Pistons-Bulls: Gaining prospective on a silent Christmas night


Once upon a time the Detroit Pistons were so good that they played games on Christmas Day. Usually those games were played in Chicago against Michael Jordan and the Bulls.

It was a blast covering those games in loud Chicago Stadium. The worst part came hours afterwards in a dark lonely hotel room off Wabash Ave in downtown Chicago. I often paced the room, feeling sorry for myself because I was not with family.

Margo Bailey. Miss Boots and Nearly Normal were the people I wanted to be with. If you hang around me or are related to me you get a nickname at some point.

The Pistons lost that game in 1990, 98-86 on a cold and snowy day.

I wrote my game story and had dinner with Boodini, the Free Press beat writer, and The Captain Dean Howe who wrote for Booth Newspapers, now known as MLive.

The streets of Chicago were deserted which added an eerie feel to our drive to the Marriott Hotel. We were hungry and were advised that the dining room would only be open an hour so the cooks and skeleton wait staff could enjoy time with family.

The three of us were the only ones in the restaurant. Our waitress was antsy, eager for us to complete our orders and worrying we might order something that required more time to cook. We didn鈥檛.

After dinner we said our goodbyes on the elevator and retreated to our rooms.

I felt so alone, anxious and sad as I walked into my room. Yeah, I threw myself a pity party.

Why was I here? Who gave a shit about this game? Did my family miss me?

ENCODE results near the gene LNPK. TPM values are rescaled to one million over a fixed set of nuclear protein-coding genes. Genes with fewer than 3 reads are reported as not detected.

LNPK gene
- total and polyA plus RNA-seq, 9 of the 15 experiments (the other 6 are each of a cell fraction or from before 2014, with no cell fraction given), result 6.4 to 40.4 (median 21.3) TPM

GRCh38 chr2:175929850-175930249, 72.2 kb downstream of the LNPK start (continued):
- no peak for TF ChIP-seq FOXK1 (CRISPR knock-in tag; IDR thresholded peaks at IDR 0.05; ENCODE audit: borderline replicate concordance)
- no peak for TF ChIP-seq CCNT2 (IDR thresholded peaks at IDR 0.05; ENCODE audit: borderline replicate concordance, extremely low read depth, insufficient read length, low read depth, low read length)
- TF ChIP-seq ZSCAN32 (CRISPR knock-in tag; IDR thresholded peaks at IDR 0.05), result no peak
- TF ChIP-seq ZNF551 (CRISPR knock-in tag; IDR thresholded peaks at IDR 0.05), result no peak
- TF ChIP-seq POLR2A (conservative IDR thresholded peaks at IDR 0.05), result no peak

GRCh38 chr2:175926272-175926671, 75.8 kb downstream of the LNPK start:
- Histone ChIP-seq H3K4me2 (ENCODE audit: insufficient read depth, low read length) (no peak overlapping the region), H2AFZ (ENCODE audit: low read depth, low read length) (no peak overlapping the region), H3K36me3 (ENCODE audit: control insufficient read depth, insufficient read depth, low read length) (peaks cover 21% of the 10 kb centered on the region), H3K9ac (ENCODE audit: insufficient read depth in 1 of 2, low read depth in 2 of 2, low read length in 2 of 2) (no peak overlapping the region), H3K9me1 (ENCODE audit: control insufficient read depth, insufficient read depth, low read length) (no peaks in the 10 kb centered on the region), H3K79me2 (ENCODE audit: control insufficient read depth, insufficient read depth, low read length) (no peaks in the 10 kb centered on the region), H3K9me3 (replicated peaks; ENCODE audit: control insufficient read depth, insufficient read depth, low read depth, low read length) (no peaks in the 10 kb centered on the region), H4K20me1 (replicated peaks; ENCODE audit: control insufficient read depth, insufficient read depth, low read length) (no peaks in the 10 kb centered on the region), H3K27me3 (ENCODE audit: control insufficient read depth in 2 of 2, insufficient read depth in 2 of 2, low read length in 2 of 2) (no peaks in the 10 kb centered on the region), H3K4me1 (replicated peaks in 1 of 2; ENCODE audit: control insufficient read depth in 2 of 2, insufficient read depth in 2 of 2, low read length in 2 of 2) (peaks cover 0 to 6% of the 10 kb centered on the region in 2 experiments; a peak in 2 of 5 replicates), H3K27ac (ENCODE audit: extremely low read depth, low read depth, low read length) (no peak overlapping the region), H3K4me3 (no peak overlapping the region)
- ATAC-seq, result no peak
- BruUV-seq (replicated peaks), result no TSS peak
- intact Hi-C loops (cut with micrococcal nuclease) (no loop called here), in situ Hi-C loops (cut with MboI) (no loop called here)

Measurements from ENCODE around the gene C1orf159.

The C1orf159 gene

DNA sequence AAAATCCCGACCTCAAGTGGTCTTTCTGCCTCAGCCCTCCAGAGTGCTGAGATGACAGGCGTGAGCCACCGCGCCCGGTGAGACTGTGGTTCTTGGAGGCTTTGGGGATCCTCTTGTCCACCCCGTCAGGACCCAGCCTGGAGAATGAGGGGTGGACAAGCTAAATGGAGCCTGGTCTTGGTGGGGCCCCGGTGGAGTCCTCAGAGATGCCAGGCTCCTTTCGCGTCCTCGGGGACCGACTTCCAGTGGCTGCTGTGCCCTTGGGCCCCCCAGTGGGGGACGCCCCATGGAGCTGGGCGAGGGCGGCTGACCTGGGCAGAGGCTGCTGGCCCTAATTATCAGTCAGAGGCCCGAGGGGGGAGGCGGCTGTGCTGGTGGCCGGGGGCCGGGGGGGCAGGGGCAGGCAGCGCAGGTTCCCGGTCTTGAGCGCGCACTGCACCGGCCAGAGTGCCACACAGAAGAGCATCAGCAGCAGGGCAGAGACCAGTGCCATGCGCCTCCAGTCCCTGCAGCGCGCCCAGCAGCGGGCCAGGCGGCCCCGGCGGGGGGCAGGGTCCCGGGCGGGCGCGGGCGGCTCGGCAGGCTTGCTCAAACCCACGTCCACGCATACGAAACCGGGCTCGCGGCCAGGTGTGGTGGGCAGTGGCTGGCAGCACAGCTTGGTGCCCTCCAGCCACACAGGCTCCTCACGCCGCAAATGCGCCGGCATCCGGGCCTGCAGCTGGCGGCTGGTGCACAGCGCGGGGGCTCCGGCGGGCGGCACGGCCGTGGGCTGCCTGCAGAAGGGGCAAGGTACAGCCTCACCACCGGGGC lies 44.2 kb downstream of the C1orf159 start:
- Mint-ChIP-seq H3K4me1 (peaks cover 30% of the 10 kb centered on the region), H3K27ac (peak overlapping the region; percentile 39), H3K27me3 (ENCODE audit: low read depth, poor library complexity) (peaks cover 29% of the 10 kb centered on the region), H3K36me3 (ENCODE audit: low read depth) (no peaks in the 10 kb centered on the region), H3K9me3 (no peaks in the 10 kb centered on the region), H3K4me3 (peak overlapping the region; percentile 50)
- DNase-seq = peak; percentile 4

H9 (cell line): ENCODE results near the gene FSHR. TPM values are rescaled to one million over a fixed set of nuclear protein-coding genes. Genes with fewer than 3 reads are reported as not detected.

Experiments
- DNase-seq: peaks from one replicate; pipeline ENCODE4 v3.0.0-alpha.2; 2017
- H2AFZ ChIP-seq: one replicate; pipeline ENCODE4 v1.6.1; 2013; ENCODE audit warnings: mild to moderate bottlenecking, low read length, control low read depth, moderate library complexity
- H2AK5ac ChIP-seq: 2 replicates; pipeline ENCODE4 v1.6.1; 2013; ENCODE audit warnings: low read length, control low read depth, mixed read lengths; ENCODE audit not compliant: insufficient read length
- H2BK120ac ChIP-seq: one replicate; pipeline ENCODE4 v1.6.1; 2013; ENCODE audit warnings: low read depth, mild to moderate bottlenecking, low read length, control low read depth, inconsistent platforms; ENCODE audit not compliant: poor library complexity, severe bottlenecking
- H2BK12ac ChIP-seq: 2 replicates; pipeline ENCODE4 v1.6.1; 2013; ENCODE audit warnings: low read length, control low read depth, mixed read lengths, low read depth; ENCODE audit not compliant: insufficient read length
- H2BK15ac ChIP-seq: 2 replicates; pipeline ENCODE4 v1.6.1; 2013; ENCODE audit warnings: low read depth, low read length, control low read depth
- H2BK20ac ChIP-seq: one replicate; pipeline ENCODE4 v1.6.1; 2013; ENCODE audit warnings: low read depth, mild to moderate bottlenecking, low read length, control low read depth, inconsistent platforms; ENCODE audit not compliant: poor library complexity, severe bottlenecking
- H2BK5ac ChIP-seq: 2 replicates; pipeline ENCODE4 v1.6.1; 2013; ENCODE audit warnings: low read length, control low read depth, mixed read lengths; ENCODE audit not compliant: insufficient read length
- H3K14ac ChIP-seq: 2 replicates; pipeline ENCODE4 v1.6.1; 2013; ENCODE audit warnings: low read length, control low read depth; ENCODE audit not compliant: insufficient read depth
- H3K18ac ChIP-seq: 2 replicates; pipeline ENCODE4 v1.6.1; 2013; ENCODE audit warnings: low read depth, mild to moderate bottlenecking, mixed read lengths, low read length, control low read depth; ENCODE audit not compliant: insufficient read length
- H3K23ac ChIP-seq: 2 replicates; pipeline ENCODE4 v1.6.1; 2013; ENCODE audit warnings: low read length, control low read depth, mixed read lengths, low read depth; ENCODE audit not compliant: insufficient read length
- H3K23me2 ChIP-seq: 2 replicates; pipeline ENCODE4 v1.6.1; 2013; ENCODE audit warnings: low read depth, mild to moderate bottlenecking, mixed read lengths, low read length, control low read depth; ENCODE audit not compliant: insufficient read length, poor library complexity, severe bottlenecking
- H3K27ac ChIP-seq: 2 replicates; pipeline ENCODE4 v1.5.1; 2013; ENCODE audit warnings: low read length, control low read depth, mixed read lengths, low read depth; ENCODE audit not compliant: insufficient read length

I opened the curtains to glance over the desolate city.

Then I saw something that changed my whole prospective on the road trip, Christmas, and the Pistons-Bulls game that afternoon. An old man with what appeared to be a tattered coat walked down Wabash Ave.

Maybe he was a guy going for a late stroll, tired of his holiday celebration with family. Maybe he was a businessman who needed a break from his hotel room.


The man walked toward garbage bins and began sifting through trash looking for food. He found some bread and prepared a sandwich. Chances are that he was homeless. He had no shelter, no family, no blankets to wrap himself into protect him from the cold.

My bitter attitude changed. I had a warm room to protect me from howling winds. I had a nice king size bed to snuggle in and plush blankets to keep me toasty. I had way more than this man although I was hundreds of miles from Margo Bailey and Miss Boot.

I lowered the lights, eased into bed and thought about this man. Was scrounging through the trash bins an everyday job? Did he have family who loved him?

I glanced out the window one more time, looking for the man. I saw no one. Everybody was with family, I assumed.
The next day my misery ended. I took the first jet out of Midway Airport and enjoyed a warm post -Christmas celebration with my family in Detroit.

I thought of that man quite often that season. Did he ever get to enjoy the embrace of family? Or enjoy the comfort of warm blankets?

Photo: 漏 David C. Turnley, Detroit Free Press, Detroit Free Press via Imagn Content Services, LLC